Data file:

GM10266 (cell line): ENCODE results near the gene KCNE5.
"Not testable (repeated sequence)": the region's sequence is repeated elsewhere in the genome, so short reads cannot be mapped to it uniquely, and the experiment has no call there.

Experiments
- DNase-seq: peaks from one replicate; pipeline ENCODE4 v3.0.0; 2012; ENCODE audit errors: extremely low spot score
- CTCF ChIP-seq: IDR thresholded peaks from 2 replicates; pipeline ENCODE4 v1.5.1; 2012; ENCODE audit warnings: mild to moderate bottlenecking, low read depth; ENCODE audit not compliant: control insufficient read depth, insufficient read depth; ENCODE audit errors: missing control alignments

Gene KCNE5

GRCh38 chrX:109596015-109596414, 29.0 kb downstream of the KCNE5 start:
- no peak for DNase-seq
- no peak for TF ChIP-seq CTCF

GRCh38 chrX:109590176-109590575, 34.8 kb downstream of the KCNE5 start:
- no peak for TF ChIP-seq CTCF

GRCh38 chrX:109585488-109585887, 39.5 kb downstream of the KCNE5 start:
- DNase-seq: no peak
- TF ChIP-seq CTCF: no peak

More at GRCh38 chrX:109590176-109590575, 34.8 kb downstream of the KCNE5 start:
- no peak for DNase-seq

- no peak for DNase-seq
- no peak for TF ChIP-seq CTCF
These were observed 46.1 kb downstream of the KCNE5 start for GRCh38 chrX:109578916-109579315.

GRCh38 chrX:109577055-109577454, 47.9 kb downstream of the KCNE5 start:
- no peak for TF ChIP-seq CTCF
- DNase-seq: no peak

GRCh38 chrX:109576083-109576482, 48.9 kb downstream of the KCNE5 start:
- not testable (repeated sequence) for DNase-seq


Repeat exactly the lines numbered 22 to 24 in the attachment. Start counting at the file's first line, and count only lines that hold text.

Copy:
- DNase-seq: no peak

GRCh38 chrX:109576083-109576482, 48.9 kb downstream of the KCNE5 start:
- not testable (repeated sequence) for DNase-seq